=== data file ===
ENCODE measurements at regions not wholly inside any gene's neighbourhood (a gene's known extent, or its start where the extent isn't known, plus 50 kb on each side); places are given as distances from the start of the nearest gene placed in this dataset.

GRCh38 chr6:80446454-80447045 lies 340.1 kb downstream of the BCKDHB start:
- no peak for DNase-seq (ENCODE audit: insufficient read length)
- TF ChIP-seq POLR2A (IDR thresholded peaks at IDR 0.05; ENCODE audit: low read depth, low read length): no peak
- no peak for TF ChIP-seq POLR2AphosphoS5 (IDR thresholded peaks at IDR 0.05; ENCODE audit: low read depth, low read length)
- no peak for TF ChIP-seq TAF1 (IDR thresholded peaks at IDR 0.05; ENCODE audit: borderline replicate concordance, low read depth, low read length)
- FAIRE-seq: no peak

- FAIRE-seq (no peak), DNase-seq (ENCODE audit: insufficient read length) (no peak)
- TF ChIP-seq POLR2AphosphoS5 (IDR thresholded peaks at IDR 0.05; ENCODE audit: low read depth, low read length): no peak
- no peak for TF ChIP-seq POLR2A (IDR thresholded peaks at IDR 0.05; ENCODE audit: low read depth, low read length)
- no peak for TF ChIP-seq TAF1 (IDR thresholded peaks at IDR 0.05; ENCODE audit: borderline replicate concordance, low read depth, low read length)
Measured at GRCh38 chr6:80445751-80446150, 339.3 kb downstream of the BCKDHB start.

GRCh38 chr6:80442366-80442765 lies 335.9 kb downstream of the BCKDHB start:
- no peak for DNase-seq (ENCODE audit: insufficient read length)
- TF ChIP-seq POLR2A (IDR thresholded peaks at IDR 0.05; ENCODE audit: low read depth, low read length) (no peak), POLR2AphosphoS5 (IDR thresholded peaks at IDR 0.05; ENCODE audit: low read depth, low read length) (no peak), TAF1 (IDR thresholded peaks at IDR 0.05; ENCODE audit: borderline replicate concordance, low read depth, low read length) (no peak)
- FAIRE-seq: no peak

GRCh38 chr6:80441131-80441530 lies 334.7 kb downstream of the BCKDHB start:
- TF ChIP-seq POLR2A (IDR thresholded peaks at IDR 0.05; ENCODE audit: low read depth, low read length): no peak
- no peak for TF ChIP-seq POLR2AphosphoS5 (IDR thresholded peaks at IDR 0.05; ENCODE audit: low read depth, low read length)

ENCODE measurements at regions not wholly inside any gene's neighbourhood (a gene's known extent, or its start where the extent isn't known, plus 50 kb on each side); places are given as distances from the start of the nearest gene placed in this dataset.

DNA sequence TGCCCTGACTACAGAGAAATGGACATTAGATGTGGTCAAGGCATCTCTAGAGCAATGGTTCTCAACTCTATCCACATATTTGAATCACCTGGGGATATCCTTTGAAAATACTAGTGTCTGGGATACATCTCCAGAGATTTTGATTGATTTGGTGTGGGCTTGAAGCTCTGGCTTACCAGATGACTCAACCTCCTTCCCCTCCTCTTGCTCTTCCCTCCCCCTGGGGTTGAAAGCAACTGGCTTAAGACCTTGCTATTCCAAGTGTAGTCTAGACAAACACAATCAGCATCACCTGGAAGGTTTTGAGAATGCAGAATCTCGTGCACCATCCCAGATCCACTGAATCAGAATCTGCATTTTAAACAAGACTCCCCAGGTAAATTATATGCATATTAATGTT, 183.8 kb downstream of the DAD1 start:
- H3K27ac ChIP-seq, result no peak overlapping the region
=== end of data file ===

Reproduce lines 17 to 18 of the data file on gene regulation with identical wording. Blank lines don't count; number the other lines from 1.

GRCh38 chr6:80441131-80441530 lies 334.7 kb downstream of the BCKDHB start:
- TF ChIP-seq POLR2A (IDR thresholded peaks at IDR 0.05; ENCODE audit: low read depth, low read length): no peak